Connecting the city
Ericsson’s Todd Ashton talks about the company’s vision of a connected public transportation system and city.
ONE day, the humble bus stop will be transformed into an Internetconnected WiFi hotspot with a live screen that gives real time updates on bus schedules and that time may be sooner than you think, says Todd Ashton, head of Ericsson Malaysia and Sri Lanka.
Using next- generation 5G mobile networks, it’s possible to equip a bus stop with an electronic billboard that’s connected to the Internet. This billboard will not only serve up real time updates on when the next bus will arrive, but also could be a mobile hotspot offering Internet access to any device.
While more expensive to build than a traditional non- connected bus stop, Ashton says that it could also be seen as a revenue opportunity – hosting advertisements on these live billboards could help spread out the cost.
It’s not just about connecting bus stops to the Internet – Ericsson’s Automated Network Transport, as the system is called, gathers information about commuters waiting at bus stops and can allocate more or fewer buses depending on need, which could lead to significant savings in the long run.
For example, during major sporting or entertainment events, the system can redirect more buses to certain areas to handle the increased number of commuters at those areas.
In fact, the building blocks of such a system are already available today and it’s just a matter of getting governments to invest and implement systems like this, he says.
One of the challenges of creating a connected city ( and by extension, a connected public transportation system) is to be able to densify mobile network coverage.
Today, mobile networks increase their network coverage by building telecommunications towers which provide coverage over a large area.
The problem with this is that there will inevitably be areas where such towers can’t be built – whether due to zoning laws or availability of space.
In this case, Ashton says a series of small cellular base stations ( or small cells for short) can be installed to provide wireless data coverage in areas where larger cell towers can’t reach.
While small cell technology isn’t anything new ( many office buildings, including Ericsson’s offices already have small cells installed), it’s where these cells will be installed in a connected city that’s interesting and the answer is the humble street lamp.
Last year, Ericsson worked with Philips to deploy 100 connected street lamps, called Philips SmartPoles, in Los Angeles, United States.
The SmartPoles feature LED lights instead of incandescent or fluorescent lighting, but more importantly, inside each SmartPole is a small cell which provides 4G LTE coverage.
Ashton predicts that connected cities of the future will have a combination of macro networks and small cells that together can blanket an entire city with fast Internet access. STUNNING environments, fluid combat and the chance to gun down scumbags, deranged fanatics and mercenaries – good enough reasons for a multiplayer- averse gamer to invest time and heartache in Tom Clancy’s The Division?
That’s a qualified “yes”. This third- person shooter looks, sounds and plays real good. What takes it down a notch is the repetitive side missions so essential for grinding, which you need to do when going solo.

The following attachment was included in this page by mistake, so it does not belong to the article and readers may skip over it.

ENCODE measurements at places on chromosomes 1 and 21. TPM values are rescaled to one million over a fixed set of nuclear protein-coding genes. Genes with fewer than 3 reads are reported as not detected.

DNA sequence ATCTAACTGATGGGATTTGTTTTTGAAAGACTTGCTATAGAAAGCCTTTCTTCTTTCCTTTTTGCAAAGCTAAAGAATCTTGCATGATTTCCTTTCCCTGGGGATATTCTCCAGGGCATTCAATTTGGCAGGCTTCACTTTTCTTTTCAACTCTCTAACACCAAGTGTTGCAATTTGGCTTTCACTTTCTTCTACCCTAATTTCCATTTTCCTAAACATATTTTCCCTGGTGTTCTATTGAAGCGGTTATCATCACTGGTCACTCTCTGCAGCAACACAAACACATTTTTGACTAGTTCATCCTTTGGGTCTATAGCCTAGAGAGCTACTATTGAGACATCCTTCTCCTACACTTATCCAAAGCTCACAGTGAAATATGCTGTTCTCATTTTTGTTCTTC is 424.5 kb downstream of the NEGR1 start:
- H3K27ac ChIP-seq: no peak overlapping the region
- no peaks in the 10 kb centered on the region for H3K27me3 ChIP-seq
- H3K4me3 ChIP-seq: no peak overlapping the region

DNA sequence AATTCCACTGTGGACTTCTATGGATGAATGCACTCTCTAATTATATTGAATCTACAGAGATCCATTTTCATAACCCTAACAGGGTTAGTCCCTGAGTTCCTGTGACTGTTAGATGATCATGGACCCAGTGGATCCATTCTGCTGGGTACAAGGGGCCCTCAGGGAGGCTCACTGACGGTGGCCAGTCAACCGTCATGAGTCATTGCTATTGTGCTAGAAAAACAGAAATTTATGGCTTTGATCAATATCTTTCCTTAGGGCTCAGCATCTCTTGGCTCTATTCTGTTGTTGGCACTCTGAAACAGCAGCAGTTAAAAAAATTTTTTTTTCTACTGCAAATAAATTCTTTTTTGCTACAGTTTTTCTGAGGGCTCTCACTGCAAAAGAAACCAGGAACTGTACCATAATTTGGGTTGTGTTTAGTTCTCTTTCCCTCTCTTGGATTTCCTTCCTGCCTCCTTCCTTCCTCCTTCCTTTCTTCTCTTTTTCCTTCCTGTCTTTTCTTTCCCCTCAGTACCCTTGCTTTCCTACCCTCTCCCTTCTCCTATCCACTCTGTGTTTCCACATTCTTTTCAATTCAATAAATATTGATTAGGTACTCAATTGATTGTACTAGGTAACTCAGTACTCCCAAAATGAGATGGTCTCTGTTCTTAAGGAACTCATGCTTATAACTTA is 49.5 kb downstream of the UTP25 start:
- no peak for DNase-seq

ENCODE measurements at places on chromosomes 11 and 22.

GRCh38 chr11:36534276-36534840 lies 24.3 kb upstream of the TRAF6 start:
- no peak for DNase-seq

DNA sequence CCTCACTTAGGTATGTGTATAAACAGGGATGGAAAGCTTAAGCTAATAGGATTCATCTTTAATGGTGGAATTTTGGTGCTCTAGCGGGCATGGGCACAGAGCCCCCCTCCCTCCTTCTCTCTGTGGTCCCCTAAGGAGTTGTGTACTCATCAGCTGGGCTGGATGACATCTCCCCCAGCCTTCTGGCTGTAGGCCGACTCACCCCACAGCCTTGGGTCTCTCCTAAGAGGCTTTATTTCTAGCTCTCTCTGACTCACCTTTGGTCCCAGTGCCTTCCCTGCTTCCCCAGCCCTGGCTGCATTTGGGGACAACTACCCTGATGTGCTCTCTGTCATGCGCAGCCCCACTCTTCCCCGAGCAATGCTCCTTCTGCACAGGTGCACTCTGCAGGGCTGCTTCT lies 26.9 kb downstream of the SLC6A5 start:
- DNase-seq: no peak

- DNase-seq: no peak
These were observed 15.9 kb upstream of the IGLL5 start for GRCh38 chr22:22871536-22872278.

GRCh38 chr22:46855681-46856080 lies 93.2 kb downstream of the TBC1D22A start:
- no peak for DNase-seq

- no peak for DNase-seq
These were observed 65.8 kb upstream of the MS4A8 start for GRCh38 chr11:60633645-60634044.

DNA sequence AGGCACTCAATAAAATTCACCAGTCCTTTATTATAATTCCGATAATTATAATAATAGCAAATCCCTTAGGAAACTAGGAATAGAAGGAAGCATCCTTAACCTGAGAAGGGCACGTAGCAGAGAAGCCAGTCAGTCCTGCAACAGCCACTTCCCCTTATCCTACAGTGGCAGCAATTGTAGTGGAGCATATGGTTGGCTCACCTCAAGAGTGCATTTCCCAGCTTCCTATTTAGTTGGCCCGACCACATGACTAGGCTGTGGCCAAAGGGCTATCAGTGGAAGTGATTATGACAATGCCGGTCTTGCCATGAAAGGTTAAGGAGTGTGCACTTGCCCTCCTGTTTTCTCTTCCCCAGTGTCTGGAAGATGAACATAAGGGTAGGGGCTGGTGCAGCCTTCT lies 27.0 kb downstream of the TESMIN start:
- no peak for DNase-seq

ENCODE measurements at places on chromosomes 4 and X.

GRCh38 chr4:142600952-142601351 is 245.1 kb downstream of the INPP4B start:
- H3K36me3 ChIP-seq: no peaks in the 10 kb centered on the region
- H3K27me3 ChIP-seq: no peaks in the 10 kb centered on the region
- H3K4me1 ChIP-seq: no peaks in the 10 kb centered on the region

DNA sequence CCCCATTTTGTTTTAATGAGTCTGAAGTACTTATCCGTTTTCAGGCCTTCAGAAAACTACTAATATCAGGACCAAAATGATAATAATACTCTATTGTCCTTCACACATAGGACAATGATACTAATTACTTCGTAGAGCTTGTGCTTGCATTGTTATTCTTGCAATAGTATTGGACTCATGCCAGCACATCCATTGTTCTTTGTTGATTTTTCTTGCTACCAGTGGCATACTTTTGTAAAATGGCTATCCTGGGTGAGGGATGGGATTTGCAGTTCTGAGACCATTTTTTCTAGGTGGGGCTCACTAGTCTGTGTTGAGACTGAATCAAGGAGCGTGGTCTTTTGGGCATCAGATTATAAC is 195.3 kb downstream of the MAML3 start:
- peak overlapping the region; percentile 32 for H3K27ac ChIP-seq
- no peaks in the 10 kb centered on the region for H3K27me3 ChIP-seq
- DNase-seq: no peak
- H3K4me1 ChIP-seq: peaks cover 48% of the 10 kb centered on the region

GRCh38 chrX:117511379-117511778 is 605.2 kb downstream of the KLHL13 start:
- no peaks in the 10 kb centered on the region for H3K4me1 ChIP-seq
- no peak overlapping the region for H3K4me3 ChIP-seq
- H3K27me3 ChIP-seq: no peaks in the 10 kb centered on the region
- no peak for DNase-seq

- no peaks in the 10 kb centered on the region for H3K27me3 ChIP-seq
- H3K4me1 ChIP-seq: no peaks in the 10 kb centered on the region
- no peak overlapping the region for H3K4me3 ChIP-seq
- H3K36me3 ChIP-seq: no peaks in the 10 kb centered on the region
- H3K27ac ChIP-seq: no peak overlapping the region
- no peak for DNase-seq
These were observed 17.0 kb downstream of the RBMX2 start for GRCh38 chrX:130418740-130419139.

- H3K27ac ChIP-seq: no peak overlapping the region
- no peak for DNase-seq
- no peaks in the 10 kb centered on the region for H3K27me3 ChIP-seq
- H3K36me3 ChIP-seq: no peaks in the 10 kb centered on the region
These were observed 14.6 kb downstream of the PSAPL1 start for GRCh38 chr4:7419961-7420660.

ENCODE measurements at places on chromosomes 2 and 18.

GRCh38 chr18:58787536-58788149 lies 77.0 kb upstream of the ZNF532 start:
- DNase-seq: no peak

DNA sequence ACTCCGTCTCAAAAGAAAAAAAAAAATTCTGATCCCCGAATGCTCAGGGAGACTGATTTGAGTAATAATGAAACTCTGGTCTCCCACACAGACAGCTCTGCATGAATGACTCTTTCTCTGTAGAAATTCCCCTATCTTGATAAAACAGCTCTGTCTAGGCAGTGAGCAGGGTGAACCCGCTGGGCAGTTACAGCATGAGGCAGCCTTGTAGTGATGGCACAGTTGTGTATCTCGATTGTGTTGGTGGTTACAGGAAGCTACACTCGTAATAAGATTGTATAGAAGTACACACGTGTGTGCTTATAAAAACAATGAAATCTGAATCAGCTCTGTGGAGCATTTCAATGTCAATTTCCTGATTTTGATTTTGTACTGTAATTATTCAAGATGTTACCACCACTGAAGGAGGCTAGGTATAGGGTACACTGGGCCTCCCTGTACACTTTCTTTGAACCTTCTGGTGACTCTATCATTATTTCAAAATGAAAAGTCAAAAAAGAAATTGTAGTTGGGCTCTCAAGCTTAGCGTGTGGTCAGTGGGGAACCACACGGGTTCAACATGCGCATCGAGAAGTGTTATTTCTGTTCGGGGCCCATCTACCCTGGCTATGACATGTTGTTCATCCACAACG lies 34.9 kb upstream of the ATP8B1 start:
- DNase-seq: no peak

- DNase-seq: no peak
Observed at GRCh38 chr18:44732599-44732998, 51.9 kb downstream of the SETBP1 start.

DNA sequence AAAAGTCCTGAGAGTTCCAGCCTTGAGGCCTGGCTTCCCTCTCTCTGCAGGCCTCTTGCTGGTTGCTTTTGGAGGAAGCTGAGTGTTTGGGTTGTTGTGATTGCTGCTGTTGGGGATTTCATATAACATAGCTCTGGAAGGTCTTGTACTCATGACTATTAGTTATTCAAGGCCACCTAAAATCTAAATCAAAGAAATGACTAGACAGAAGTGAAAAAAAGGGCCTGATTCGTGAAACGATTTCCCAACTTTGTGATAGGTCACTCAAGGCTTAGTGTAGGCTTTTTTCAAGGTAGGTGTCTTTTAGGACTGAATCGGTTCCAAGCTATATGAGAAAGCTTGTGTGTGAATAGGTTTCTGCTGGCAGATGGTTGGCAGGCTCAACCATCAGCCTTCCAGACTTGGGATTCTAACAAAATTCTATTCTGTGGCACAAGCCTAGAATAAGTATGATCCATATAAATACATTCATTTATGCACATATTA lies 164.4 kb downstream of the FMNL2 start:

The Division’s primary focus, after all, is on its multiplayer experience and whether or not it will prove compelling enough to have players coming back over the long term.
The game is divided into an open- world, single- player “story” where it’s player vs environment ( unnamed, though some folks have taken to calling it the Light Zone); and the competitive Dark Zone where it’s player vs player vs environment.
The best loot, rewards and experience points come from completing missions in the DZ, but items need to be “extracted” by air so you can use them in story missions. As I’m not one for multiplayer – and without PlayStation Plus, I couldn’t even get into the DZ anyway – this review will largely talk about the story mode.
You are an agent in the Strategic Homeland Division, one of many sleepers among the general populace awaiting activation during catastrophic emergencies.
The game’s scenario is based on Dark Winter ( look it up), a 2001 high- level simulation in which the United States is targeted for a large- scale smallpox attack.
In The Division, New York has been hit by just such a bioweapon. The Green Poison/ Dollar Flu ( it was spread through infected currency notes) has caused widespread havoc.
Manhattan is under quarantine, so Division agents have been activated to help the main emergency responders, the Joint Task Force ( JTF), restore order.
The lengthy prologue ( which I had no clue was just a prologue) requires you to pacify your neck of the woods before heading across the Hudson River into Manhattan.
I thought that was pretty intense – been away from the console gaming scene for a while – until the ensuing cinematic and title sequence made me realise that my troubles were just getting started.
Your first objective is to establish a base of operations and activate its three wings – Medical, Tech and Security. You’ll need all of those up and running for the story to progress.
Each wing is also a branch of the game’s overarching story mission. Activating a wing therefore opens up a series of ( increasingly tough) missions which give you the respective “currency” you will need to build more upgrades in it.
These upgrades in turn give your agent more talents and perks, and help you inch closer towards the ultimate goal: finding the culprit behind the attack. Well, at least that appears to be the primary objective at this point.
The intelligent and connected bus stops could serve ads to defray the cost of offering Internet access. — TAn KIT hoonG/ The Star
The SmartPole is an LEd streetlamp which integrates a 4G LTE base station.